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Unread 02-06-2009, 09:31 AM
 
Location: Fort Worth/Dallas
11,886 posts, read 23,594,642 times
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Default Living in a Travel Trailer

I didn't quite know where to put this thread, so I thought Green Living would be as good a place as any.

I am seriously considering selling our house and purchasing a travel trailer to live in permanently.

Ultimately, it would need to be livable with amenities like a stove, refrigerator, shower, and possibly even a washer/dryer.

Can anyone give me any advice on what to purchase, where, and other particulars?

We are a family of three, but can live in tight quarters.

I'm looking for advice on models, price, and so on.

If we sell our house and make any kind of a profit at all, that money would be used to purchase the travel trailer. Also, it would need to be towable behind an '03 tacoma, which is a rather small pickup truck.

Thanks!
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Unread 02-06-2009, 09:42 AM
 
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I wouldn't go your route, but be that as it may, I'd suggest an Airstream and a tow vehicle upgrade.
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Unread 02-06-2009, 10:12 AM
 
Location: In the woods next to the ocean
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You do realize don't you that you will have to get rid of everything you own?
There will be room in a travel trailer for maybe two changes of clothes for each person and that's about it.
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Unread 02-06-2009, 10:22 AM
 
Location: So. of Rosarito, Baja, Mexico
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I lived in a travel trailer for one yr while in the process of buying 20 acres of land. For two persons it was okay. Self contained is a must.

As to towing...a 3/4 ton PU truck with a V8 is the best way to go power wise. Storing things in back (camper shell or reg camper) and the power to pull grades when travelling.

Washer and dryer...out of the question for a travel trailer...mobile home YES...trailer NO.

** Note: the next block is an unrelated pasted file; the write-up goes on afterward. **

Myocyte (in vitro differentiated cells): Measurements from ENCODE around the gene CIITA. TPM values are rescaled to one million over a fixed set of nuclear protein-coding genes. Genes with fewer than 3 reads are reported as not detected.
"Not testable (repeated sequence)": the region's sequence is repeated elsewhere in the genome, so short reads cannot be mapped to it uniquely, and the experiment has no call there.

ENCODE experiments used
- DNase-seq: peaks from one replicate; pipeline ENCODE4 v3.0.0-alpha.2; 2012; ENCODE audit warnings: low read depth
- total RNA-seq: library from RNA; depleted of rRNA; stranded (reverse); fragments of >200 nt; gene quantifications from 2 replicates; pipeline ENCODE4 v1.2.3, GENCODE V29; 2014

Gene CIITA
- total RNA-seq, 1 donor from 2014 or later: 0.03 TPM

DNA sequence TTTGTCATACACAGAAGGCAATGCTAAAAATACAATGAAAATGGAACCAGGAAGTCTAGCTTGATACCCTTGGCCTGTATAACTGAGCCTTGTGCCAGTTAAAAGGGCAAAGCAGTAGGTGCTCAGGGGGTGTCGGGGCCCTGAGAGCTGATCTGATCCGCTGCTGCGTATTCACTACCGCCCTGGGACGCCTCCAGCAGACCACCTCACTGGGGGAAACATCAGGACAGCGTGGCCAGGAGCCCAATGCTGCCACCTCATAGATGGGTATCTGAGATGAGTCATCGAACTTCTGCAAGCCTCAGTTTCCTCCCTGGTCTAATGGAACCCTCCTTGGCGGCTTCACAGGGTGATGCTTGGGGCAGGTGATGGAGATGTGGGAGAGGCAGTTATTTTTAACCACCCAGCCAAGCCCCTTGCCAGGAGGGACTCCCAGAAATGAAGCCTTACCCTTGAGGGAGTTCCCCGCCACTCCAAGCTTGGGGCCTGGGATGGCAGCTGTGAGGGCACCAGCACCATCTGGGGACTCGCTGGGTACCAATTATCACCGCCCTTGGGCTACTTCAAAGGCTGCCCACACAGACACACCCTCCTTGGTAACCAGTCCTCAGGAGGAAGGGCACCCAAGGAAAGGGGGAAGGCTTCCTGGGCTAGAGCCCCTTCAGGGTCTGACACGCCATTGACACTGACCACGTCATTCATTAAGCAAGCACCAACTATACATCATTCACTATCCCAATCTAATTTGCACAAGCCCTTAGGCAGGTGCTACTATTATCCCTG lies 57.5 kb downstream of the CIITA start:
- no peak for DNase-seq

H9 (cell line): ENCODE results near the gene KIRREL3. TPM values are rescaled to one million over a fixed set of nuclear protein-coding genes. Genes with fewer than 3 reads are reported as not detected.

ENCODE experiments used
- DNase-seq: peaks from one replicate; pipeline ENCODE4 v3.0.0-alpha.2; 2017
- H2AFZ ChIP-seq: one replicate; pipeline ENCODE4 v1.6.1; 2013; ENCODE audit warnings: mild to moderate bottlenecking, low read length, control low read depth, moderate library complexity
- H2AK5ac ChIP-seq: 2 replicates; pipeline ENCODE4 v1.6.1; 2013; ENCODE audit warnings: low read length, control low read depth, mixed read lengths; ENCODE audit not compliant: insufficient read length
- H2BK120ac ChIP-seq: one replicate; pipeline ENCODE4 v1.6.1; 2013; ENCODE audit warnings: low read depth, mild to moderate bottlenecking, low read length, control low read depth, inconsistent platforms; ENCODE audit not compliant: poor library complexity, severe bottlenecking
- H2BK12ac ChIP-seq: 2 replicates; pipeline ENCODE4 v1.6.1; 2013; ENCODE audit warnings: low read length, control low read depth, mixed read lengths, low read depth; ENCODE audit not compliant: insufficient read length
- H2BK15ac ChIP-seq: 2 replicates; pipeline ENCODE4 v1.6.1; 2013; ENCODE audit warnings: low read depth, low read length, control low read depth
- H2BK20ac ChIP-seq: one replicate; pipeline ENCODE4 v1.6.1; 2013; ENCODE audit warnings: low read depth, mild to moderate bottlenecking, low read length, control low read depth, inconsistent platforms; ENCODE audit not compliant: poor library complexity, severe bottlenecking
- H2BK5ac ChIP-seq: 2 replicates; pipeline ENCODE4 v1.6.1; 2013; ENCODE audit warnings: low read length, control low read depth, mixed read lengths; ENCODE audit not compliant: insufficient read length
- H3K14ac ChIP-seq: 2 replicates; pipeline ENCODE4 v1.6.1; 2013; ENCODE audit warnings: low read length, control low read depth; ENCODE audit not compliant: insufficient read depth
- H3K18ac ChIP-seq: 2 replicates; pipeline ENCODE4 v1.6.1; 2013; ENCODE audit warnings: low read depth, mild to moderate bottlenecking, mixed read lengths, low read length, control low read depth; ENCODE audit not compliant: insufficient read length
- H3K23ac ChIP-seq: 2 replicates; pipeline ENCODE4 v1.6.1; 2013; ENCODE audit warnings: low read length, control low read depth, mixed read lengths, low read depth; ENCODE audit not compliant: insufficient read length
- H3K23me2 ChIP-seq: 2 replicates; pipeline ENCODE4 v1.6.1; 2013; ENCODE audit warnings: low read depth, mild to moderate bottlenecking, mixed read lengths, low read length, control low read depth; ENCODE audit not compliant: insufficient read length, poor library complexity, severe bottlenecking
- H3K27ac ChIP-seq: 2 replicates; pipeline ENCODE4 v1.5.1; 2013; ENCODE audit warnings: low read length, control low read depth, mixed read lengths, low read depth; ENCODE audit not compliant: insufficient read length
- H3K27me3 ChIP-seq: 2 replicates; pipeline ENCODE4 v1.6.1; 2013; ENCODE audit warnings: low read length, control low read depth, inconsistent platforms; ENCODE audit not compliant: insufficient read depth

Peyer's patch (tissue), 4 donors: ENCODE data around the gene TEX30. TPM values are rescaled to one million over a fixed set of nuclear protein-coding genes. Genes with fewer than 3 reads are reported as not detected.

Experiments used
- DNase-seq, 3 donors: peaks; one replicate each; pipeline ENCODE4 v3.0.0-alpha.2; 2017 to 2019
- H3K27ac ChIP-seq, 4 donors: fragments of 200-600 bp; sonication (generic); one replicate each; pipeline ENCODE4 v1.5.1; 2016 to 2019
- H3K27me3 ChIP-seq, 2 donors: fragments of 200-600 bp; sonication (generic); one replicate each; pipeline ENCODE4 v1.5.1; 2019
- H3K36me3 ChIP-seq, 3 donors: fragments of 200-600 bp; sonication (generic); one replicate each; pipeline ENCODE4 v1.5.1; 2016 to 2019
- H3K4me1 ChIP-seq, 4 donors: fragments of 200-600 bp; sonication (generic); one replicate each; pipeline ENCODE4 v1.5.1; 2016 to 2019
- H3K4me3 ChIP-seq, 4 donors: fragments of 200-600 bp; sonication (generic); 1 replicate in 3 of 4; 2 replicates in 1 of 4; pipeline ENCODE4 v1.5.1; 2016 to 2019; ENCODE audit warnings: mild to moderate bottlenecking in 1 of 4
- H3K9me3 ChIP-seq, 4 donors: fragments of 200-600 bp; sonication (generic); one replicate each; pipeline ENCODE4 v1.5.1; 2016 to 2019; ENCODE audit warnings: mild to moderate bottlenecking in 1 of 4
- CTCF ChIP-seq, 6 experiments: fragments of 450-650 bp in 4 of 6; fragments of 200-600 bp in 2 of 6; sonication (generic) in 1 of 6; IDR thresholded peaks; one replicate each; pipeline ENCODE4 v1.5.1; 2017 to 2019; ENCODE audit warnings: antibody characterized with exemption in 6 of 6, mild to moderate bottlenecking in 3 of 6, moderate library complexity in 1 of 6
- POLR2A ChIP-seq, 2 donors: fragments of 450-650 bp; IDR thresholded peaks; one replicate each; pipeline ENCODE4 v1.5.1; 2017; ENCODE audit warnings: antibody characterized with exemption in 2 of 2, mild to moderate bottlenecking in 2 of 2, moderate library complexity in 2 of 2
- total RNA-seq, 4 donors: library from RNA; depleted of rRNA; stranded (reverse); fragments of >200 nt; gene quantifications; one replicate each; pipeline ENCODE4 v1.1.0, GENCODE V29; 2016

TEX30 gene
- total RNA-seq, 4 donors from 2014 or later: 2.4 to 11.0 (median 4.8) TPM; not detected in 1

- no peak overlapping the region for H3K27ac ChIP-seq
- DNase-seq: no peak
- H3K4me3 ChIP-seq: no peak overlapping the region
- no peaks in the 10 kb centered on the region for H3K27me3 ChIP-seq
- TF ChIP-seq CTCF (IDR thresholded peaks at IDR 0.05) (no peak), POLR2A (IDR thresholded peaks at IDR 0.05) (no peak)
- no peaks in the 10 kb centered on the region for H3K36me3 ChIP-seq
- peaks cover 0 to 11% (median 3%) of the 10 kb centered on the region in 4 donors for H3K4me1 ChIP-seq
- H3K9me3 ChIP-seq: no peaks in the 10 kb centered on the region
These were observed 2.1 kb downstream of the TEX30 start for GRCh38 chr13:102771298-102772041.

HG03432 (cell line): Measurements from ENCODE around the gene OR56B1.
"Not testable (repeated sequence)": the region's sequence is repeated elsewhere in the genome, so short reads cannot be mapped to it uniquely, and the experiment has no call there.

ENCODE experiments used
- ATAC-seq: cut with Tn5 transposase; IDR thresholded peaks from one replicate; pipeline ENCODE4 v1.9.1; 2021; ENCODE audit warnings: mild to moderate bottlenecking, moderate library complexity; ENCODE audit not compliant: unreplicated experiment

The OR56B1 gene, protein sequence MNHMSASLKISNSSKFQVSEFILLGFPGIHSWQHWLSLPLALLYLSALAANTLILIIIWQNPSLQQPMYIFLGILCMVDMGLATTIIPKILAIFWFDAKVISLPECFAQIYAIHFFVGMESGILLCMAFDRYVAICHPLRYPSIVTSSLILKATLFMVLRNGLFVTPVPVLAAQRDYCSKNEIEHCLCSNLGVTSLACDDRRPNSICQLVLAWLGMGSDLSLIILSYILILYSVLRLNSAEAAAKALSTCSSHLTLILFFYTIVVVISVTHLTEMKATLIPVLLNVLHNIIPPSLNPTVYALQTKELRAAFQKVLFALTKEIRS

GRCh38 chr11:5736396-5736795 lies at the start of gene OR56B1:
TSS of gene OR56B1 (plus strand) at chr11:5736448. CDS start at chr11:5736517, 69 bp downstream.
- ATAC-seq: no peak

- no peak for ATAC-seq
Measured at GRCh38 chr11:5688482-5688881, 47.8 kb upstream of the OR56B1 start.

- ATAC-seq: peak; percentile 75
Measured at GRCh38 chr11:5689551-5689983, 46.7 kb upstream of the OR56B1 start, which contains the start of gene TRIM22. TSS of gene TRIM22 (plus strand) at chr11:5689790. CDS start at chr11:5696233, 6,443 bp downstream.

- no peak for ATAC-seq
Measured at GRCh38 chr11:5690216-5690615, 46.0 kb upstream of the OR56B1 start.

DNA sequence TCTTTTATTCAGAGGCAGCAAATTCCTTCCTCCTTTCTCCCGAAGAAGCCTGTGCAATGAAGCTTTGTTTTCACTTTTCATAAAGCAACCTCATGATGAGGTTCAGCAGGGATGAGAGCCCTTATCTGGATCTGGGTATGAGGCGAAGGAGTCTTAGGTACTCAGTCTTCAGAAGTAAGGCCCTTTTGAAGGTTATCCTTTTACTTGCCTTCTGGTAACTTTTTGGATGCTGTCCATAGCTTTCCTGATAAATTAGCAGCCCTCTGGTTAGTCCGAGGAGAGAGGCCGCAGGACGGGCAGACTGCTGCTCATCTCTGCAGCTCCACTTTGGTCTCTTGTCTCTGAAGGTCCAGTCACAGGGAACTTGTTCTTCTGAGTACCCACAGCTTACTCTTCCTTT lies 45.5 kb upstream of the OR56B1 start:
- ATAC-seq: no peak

Have had up to a 26 ft tandem axle self contained in the past while rent in some parks is a lot cheaper then paying for apts rent or house payments and the upkeep etc that goes with it.

Good luck with your decisions. Steve
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Unread 02-06-2009, 10:29 AM
 
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I'm seriously considering doing the same thing this coming year. I'll be making a move from the midwest to Virginia after I sell my house here. I think I'll get a trailer or an RV for interim living and just pay for space in an RV park while I hunt for the right house in Virginia. I figure for my household things I'll just pod them or something. Even if it takes me 6 months or more to find the right house, I've run the numbers and it looks like I'll come out ahead (and not have the hassles of renting with a dog and security deposits, etc).
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Unread 02-06-2009, 10:30 AM
 
Location: Fort Worth/Dallas
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Thanks Steve. Fat Freddy, we do realize that we will have to get rid of everything we own. However, my wife and daughter will be living in New Jersey most of the time (daughter is sponsored to live there due to her status as an athlete in training). I would be living in the trailer most of the time by myself, with my wife and daughter joining me for stays that average a week every couple of months.